Nylon 66 films exhibiting form I melting behavior show the γ mechanical relaxation at −140°C. Samples which have form II melting behavior do not show this relaxation. The γ relaxation disappears when material having form I behavior is converted to material having form II behavior by annealing or by cold drawing. The form I and form II types of melting behavior are also found in poly(ethylene terephthalate); the interconversions and thermal behavior of the forms are analogous to the nylon 66 case. In poly(ethylene terephthalate), the β relaxation at −40 to −60°C is present only when form I melting behavior is found. Conversion to form II melting behavior by annealing or drawing (80°C) again causes the relaxation to disappear. No β relaxation was found in amorphous polymer. The γ dispersion in nylon 66 and the β dispersion in poly(ethylene terephthalate) can therefore be associated with the crystalline structure responsible for form I melting behavior. Form I melting behavior has been associated with foldedchain crystals based on previous work. It is therefore postulated that the γ dispersion in nylon 66 and the β dispersion in poly(ethylene terephthalate) are associated with motions in the chain folds. This assignment is not inconsistent with the change in the γ dispersion of nylon 66 with the number of backbone CH2 units, since these will affect the fold structure.
Background The bimodular femoral neck implant (modularity in the neck section and prosthetic head) offers several implant advantages to the surgeon performing THAs, however, there have been reports of failure of bimodular femoral implants involving neck fractures or adverse tissue reaction to metal debris. We aimed to assess the results of the bimodular implants used in the THAs we performed. Questions/purposes We asked: (1) What is the survivorship of the PROFEMUR 1 bimodular femoral neck stems? (2) What are the modes of failure of this bimodular femoral neck implant? (3) What are the major risk factors for the major modes of failure of this device?Methods Between 2003 and 2009, we used one family of bimodular femoral neck stems for all primary THAs (PRO-FEMUR 1 Z and PROFEMUR 1 E). During this period, 277 THAs (in 242 patients) were performed with these implants. One hundred seventy were done with the bimodular PROFE-MUR 1 E (all are accounted for here), and when that implant was suspected of having a high risk of failure, the bimodular PROFEMUR 1 Z was used instead. One hundred seven THAs were performed using this implant (all are accounted for in this study). All bearing combinations, including metal-on-metal, metal-on-polyethylene, and ceramic-on-ceramic, are included here. Data for the cohort included patient demographics, BMI, implant dimensions, type of articular surface, length of followup, and C-reactive protein serum level. We assessed survivorship of the two stems using Kaplan-Meier curves and determined the frequency of the different modes of stem failure. For each of the major modes of failure, we performed binary logistic regression to identify associated risk factors. Results Survivorship of the stems, using aseptic revision as the endpoint, was 85% for the patients with the PROFE-MUR 1 E stems with a mean followup of 50 months (range, 1-125 months) and 85% for the PROFEMUR 1 Z with a mean followup of 50 months (range, 1-125 months)(95% CI, 74-87 months). The most common modes of failure were loosening (9% for the PROFEMUR 1 E), neck fracture (6% for the PROFEMUR 1 Z and 0.6% for the PROFEMUR 1 E), metallosis (1%), and periprosthetic fracture (1%). Only the bimodular PROFEMUR 1 E was associated with femoral stem loosening (odds ratio [OR] =1.1; 95% CI, 1.04-1.140; p = 0.032). Larger head (OR = 3.2; 95% CI, 0.7-14; p = 0.096), BMI (OR = 1.19; 95% CI, 1-1.4; p = 0.038) and total offset (OR = 1.83; 95% CI, 1.13-2.9; p = 0.039) were associated with neck fracture.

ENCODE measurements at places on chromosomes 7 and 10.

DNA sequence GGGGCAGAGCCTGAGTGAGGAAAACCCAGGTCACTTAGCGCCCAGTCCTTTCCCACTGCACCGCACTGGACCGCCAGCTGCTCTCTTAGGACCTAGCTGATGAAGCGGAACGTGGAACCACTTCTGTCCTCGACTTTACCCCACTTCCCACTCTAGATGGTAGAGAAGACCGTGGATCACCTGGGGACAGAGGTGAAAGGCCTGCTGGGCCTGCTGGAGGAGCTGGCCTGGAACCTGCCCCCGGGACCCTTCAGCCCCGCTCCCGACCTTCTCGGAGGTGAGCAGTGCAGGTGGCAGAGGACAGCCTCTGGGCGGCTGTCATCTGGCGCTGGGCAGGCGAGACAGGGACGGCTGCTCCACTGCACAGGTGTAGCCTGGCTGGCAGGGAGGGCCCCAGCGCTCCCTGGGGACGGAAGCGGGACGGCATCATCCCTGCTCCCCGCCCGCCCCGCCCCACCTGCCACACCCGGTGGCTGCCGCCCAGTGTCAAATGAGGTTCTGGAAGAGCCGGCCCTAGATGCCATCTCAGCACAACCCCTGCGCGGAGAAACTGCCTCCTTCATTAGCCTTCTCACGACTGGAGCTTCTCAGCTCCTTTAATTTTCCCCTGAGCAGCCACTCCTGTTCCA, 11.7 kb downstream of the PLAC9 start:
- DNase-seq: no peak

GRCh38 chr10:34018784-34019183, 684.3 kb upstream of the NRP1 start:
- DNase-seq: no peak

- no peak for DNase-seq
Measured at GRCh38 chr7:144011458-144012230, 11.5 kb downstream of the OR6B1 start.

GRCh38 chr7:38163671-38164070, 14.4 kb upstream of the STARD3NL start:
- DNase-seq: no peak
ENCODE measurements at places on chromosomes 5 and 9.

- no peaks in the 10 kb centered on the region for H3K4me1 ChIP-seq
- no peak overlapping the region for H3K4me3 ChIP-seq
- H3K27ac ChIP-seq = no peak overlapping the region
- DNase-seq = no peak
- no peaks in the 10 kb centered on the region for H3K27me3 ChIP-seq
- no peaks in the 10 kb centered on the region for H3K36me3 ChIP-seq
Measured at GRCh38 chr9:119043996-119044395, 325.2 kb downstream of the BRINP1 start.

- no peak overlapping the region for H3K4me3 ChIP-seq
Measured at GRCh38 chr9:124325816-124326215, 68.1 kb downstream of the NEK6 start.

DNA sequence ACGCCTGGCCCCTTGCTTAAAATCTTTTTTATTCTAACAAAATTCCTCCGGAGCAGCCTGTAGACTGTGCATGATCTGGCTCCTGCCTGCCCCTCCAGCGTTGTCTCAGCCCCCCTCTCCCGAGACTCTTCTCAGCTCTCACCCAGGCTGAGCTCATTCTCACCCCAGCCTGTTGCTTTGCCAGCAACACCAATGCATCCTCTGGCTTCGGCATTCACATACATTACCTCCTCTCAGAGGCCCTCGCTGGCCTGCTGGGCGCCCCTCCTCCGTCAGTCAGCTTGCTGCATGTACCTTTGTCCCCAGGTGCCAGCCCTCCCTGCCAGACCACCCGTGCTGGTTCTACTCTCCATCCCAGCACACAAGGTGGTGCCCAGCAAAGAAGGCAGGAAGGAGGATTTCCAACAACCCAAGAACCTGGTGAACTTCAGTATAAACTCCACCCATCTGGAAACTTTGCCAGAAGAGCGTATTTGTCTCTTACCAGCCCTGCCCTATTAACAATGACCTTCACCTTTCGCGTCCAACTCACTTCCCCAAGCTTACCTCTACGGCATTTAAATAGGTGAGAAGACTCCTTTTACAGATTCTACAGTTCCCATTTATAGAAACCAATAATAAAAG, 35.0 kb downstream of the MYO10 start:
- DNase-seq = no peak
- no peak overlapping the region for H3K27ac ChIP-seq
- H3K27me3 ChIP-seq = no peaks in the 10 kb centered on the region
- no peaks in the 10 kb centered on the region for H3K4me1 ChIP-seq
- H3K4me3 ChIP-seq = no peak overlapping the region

IntroductionInstability after total knee arthroplasty is a critical problem. The purpose of this study was to clarify the stability of implanted knees during walking by comparing differences in dynamic instability during knee acceleration between individuals with or without previously experienced subjective instability, as measured by self-reported questionnaire.Materials and methodsWe examined 92 knees with medial pivot implants. Mean patient age and follow-up duration were 78.4 years and 32.8 months, respectively. An accelerometer was used to investigate the accelerations along three axes; that is, vertical (VT), mediolateral (ML), and anteroposterior (AP) directions in 3-dimensional (3D) space. The analysis in the stance phase and gait cycle was performed by: (1) root mean square (RMS) values of acceleration and (2) frequency domain analysis using fast Fourier transformation (FFT). A self-reported knee instability score was used for the subjective feeling of instability.ResultsA total of 76 knees did not feel unstable (group 0), but 16 knees felt unstable (group 1) in patients during activities of daily living. Regarding the RMS, there were no differences in each direction between the groups. For FFT, the cumulative amplitude in the frequency < 30 Hz also showed no significant differences in all directions between the groups during the stance phase (VT, p = 0.335; ML, p = 0.219; AP, p = 0.523) or gait cycle (VT, p = 0.077; ML, p = 0.082; AP, p = 0.499).DiscussionGait analysis based on the acceleration data showed that there were no between-group differences in objective dynamic instability during acceleration of the knee, with or without reports of previously experienced subjective instability, as assessed by the self-reported questionnaire.